“ two separate advowsons and two incumbents of the same church, one of one moiety and the other of the other moiety (u). These medieties may be consolidated.
The entire advowson or the next presentation or any number of presentations may be devised by will or sold and granted away or exchanged, subject to the rules against simony (4. v.). When appendant the advowson is conveyed by any kind of assurance which passes the manor, e. g., deed of grant, exchange, &c., and a devise of the manor will include it. An advowson in gross must be conveyed by deed.
(0) 2 Bla. Com. 22.
(p) i Geo. 1, st. 2, c. 10, s. 14; Reg. v. Foley (1846), 2 C. B. 664.
(9) See judgment of Littledale, J., in Rennall v. Lincoln (1827), 7 B. & C. 157; and Reg. v. Foley, ubi sup.
(r) Dart & Barber, V. & P. 139. (s) 3 Cruise, t. 21.
(1) 3 Cruise, t. 21; and Re Sharp (1876), 13 Ch. D. 59.
(u) Co. Litt. 17b, 18 a ; Welch v. Peterborough (1885), 16 Q. B. D. 432.
An advowson being a hereditament will pass under the word “ hereditaments," if an intention that it should can be gathered from the rest of the deed; but the words “hereditaments situate at" a certain place do not form an appropriate or apt description of an advowson (c). The same remarks would apply to “tenements.” It would seem that the word “land” does not (x), but the words “ ecclesia ” (y) and “living” do, pass an advowson, but the meaning may be restricted by the context so as to include only the next presentation (s). Where a testator directed an advowson to be sold upon the death of the incumbent, it cannot be sold during his lifetime, in spite of the obvious advantages of so doing (a).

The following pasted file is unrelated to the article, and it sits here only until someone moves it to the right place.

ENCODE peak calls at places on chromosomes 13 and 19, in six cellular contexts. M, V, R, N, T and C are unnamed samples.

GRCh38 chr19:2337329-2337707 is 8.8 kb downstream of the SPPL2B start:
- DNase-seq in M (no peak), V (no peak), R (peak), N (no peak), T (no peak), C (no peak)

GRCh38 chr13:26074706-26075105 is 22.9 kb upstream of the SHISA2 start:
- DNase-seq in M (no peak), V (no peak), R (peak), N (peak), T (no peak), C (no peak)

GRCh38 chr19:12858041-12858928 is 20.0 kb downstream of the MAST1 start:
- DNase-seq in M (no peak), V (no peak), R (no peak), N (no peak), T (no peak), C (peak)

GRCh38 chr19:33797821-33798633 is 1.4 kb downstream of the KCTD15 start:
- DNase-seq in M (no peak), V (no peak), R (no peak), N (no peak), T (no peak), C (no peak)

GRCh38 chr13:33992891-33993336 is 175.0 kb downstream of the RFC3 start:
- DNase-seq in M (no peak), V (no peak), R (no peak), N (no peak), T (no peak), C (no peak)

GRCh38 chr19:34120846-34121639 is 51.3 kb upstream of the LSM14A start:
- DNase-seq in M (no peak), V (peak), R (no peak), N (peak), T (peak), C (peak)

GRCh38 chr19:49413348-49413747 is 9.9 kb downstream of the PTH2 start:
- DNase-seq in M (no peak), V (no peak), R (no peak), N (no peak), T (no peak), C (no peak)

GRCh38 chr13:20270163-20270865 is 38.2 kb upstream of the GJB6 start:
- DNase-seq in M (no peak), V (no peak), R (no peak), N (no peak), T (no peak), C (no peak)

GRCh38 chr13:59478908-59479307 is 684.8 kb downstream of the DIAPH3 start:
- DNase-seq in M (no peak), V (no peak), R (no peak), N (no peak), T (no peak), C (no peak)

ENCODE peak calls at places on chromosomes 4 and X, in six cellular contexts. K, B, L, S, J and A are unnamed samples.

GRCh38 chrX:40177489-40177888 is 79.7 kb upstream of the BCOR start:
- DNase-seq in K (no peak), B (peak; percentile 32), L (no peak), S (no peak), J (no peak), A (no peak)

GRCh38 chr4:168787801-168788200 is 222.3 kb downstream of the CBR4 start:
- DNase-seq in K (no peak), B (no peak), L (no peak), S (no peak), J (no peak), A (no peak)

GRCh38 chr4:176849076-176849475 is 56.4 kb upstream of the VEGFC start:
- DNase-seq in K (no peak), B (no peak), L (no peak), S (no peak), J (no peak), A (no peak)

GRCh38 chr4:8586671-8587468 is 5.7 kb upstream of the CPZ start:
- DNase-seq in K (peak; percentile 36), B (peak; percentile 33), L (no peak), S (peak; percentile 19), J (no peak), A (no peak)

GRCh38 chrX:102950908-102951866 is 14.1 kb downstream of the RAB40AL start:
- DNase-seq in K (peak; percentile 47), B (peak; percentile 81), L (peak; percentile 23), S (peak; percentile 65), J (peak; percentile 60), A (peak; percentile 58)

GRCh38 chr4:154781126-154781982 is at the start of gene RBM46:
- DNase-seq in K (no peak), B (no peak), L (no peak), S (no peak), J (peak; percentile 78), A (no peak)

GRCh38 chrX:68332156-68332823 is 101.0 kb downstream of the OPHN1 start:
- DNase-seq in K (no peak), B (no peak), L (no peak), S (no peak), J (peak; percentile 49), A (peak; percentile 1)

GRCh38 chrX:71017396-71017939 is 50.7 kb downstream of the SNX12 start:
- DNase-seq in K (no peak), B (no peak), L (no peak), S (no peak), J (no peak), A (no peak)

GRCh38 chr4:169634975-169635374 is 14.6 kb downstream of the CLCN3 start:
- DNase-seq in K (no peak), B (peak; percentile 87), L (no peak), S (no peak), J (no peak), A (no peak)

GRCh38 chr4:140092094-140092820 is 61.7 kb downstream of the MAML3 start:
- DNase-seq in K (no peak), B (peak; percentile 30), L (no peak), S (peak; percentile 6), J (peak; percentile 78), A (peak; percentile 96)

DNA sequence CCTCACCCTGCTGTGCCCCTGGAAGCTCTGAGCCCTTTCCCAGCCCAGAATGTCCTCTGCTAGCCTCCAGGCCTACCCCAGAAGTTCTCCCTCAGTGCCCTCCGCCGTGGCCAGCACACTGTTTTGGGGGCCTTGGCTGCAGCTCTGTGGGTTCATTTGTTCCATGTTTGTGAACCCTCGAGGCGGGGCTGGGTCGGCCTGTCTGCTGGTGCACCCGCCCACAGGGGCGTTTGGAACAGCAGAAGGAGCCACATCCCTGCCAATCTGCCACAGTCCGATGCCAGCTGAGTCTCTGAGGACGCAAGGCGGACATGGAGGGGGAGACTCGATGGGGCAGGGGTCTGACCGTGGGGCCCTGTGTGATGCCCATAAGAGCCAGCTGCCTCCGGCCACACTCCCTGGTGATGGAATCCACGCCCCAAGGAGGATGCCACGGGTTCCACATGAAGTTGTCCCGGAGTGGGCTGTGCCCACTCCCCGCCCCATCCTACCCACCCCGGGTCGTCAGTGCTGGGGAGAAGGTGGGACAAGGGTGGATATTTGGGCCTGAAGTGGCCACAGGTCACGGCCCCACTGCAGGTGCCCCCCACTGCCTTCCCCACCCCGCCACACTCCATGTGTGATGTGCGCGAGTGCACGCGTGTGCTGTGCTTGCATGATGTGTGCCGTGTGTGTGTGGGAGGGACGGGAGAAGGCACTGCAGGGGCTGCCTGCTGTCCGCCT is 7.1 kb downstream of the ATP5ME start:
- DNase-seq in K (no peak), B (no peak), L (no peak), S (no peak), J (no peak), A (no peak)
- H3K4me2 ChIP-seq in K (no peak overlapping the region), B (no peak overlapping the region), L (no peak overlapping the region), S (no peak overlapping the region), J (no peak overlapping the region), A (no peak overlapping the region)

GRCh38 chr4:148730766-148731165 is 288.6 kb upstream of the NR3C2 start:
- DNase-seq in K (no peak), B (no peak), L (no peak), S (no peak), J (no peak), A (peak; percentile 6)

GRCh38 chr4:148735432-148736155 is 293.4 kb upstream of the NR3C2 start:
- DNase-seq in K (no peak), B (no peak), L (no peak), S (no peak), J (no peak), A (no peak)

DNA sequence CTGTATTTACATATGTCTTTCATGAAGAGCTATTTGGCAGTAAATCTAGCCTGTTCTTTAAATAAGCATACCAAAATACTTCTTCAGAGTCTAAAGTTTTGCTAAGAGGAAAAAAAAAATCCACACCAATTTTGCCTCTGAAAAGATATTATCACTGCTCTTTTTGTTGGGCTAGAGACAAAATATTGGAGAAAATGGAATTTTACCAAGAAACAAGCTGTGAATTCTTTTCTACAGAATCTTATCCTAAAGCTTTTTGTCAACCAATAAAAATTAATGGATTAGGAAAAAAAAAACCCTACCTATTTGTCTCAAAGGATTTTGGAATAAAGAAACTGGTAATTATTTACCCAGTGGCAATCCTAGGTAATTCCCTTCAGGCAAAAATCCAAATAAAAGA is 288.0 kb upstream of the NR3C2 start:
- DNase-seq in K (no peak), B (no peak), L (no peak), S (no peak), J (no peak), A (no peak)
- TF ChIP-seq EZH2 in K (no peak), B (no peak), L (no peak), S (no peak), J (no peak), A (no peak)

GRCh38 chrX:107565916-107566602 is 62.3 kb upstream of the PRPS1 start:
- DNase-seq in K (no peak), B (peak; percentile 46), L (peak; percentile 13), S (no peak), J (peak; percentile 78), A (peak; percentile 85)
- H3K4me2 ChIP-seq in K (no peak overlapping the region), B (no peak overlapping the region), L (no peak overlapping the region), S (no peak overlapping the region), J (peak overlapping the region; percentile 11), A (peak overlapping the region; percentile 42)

When an incumbent is promoted to a bishopric in England or Wales the Crown presents to the vacancy, and the owner of a "next presentation ” must wait for another avoidance (6).
The title to an advowson may be registered under the Land Transfer Act, 1875, sect. 82. There are many advantages in this, and it is probable that registration of titles will be compulsory before long (c). Unless registered or limited by condition, the title to an advowson must be carried back for 100 years, except in cases clearly within sect. 30 of 3 & 4 Will. 4, c. 27 (d). Where a vacancy occurs pending discussions on the title of an advowson, the purchaser must as a general rule accept the title ; and in one case the right to present was denied him on the ground of his objections to title having been frivolous, but the case is said to be of doubtful authority (e). In an action to enforce an agreement for sale, the vendors may be restrained from presenting, and the bishop from instituting, any clerk not nominated by the purchaser. The bishop may also be restrained from taking advantage of a lapse pending the action ($).